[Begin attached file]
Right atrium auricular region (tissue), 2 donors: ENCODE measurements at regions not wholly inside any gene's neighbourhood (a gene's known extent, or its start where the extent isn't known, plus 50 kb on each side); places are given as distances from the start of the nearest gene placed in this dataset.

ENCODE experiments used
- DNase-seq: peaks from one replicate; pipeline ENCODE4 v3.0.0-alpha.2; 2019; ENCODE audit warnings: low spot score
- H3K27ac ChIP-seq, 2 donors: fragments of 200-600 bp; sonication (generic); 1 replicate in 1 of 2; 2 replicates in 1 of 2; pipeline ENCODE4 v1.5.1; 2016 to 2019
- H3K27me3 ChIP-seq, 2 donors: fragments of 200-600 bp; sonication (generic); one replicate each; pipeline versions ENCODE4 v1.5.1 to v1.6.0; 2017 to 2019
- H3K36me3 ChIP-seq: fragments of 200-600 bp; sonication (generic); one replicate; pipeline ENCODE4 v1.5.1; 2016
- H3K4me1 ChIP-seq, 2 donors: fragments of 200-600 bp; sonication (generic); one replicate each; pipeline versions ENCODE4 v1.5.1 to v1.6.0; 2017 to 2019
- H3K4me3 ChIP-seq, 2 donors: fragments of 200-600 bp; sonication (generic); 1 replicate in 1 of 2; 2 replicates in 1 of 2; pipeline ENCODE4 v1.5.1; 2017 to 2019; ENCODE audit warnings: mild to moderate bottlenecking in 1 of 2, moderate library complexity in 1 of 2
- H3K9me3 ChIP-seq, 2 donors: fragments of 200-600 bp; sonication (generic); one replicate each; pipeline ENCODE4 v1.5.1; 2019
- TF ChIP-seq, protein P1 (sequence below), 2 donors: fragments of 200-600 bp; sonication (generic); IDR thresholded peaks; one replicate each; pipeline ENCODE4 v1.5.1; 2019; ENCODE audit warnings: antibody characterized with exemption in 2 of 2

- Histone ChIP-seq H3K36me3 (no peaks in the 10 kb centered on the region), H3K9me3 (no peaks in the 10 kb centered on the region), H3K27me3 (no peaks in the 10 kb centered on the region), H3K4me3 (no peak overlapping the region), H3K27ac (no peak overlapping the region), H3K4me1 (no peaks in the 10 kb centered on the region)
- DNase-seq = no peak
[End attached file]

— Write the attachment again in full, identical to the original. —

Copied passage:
Right atrium auricular region (tissue), 2 donors: ENCODE measurements at regions not wholly inside any gene's neighbourhood (a gene's known extent, or its start where the extent isn't known, plus 50 kb on each side); places are given as distances from the start of the nearest gene placed in this dataset.

ENCODE experiments used
- DNase-seq: peaks from one replicate; pipeline ENCODE4 v3.0.0-alpha.2; 2019; ENCODE audit warnings: low spot score
- H3K27ac ChIP-seq, 2 donors: fragments of 200-600 bp; sonication (generic); 1 replicate in 1 of 2; 2 replicates in 1 of 2; pipeline ENCODE4 v1.5.1; 2016 to 2019
- H3K27me3 ChIP-seq, 2 donors: fragments of 200-600 bp; sonication (generic); one replicate each; pipeline versions ENCODE4 v1.5.1 to v1.6.0; 2017 to 2019
- H3K36me3 ChIP-seq: fragments of 200-600 bp; sonication (generic); one replicate; pipeline ENCODE4 v1.5.1; 2016
- H3K4me1 ChIP-seq, 2 donors: fragments of 200-600 bp; sonication (generic); one replicate each; pipeline versions ENCODE4 v1.5.1 to v1.6.0; 2017 to 2019
- H3K4me3 ChIP-seq, 2 donors: fragments of 200-600 bp; sonication (generic); 1 replicate in 1 of 2; 2 replicates in 1 of 2; pipeline ENCODE4 v1.5.1; 2017 to 2019; ENCODE audit warnings: mild to moderate bottlenecking in 1 of 2, moderate library complexity in 1 of 2
- H3K9me3 ChIP-seq, 2 donors: fragments of 200-600 bp; sonication (generic); one replicate each; pipeline ENCODE4 v1.5.1; 2019
- TF ChIP-seq, protein P1 (sequence below), 2 donors: fragments of 200-600 bp; sonication (generic); IDR thresholded peaks; one replicate each; pipeline ENCODE4 v1.5.1; 2019; ENCODE audit warnings: antibody characterized with exemption in 2 of 2

- Histone ChIP-seq H3K36me3 (no peaks in the 10 kb centered on the region), H3K9me3 (no peaks in the 10 kb centered on the region), H3K27me3 (no peaks in the 10 kb centered on the region), H3K4me3 (no peak overlapping the region), H3K27ac (no peak overlapping the region), H3K4me1 (no peaks in the 10 kb centered on the region)
- DNase-seq = no peak